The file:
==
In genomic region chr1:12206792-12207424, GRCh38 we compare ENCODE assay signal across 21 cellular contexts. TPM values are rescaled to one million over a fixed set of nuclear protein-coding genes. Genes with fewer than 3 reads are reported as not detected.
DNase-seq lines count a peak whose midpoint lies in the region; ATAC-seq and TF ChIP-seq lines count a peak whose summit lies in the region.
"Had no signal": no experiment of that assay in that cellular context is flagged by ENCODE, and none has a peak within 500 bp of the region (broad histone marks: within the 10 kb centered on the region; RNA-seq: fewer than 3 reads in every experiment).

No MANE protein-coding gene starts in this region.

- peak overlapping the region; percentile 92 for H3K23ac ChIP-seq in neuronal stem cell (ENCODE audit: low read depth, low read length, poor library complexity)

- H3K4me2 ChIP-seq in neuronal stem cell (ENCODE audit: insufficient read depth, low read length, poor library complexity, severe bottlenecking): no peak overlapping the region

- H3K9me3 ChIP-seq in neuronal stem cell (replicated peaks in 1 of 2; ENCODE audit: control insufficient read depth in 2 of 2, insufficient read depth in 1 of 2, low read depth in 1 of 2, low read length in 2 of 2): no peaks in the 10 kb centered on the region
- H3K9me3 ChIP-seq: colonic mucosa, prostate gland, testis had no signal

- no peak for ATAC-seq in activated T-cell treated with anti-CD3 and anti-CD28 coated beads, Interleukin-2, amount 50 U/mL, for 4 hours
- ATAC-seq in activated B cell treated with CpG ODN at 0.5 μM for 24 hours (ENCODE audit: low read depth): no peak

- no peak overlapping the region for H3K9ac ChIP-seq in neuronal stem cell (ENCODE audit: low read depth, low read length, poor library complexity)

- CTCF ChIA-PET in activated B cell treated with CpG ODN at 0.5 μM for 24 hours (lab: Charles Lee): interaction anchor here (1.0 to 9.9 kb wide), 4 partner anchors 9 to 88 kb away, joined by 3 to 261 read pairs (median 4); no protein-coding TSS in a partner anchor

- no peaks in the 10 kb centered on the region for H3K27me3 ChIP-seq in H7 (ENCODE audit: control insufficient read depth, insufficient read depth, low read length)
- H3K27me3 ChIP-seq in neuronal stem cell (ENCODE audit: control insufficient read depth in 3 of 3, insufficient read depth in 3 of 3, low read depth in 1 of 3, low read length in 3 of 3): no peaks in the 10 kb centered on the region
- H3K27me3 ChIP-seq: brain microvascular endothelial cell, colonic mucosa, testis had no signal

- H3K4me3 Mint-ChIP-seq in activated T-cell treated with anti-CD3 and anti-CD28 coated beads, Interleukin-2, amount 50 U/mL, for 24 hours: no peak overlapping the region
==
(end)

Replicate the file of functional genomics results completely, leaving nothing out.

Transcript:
In genomic region chr1:12206792-12207424, GRCh38 we compare ENCODE assay signal across 21 cellular contexts. TPM values are rescaled to one million over a fixed set of nuclear protein-coding genes. Genes with fewer than 3 reads are reported as not detected.
DNase-seq lines count a peak whose midpoint lies in the region; ATAC-seq and TF ChIP-seq lines count a peak whose summit lies in the region.
"Had no signal": no experiment of that assay in that cellular context is flagged by ENCODE, and none has a peak within 500 bp of the region (broad histone marks: within the 10 kb centered on the region; RNA-seq: fewer than 3 reads in every experiment).

No MANE protein-coding gene starts in this region.

- peak overlapping the region; percentile 92 for H3K23ac ChIP-seq in neuronal stem cell (ENCODE audit: low read depth, low read length, poor library complexity)

- H3K4me2 ChIP-seq in neuronal stem cell (ENCODE audit: insufficient read depth, low read length, poor library complexity, severe bottlenecking): no peak overlapping the region

- H3K9me3 ChIP-seq in neuronal stem cell (replicated peaks in 1 of 2; ENCODE audit: control insufficient read depth in 2 of 2, insufficient read depth in 1 of 2, low read depth in 1 of 2, low read length in 2 of 2): no peaks in the 10 kb centered on the region
- H3K9me3 ChIP-seq: colonic mucosa, prostate gland, testis had no signal

- no peak for ATAC-seq in activated T-cell treated with anti-CD3 and anti-CD28 coated beads, Interleukin-2, amount 50 U/mL, for 4 hours
- ATAC-seq in activated B cell treated with CpG ODN at 0.5 μM for 24 hours (ENCODE audit: low read depth): no peak

- no peak overlapping the region for H3K9ac ChIP-seq in neuronal stem cell (ENCODE audit: low read depth, low read length, poor library complexity)

- CTCF ChIA-PET in activated B cell treated with CpG ODN at 0.5 μM for 24 hours (lab: Charles Lee): interaction anchor here (1.0 to 9.9 kb wide), 4 partner anchors 9 to 88 kb away, joined by 3 to 261 read pairs (median 4); no protein-coding TSS in a partner anchor

- no peaks in the 10 kb centered on the region for H3K27me3 ChIP-seq in H7 (ENCODE audit: control insufficient read depth, insufficient read depth, low read length)
- H3K27me3 ChIP-seq in neuronal stem cell (ENCODE audit: control insufficient read depth in 3 of 3, insufficient read depth in 3 of 3, low read depth in 1 of 3, low read length in 3 of 3): no peaks in the 10 kb centered on the region
- H3K27me3 ChIP-seq: brain microvascular endothelial cell, colonic mucosa, testis had no signal

- H3K4me3 Mint-ChIP-seq in activated T-cell treated with anti-CD3 and anti-CD28 coated beads, Interleukin-2, amount 50 U/mL, for 24 hours: no peak overlapping the region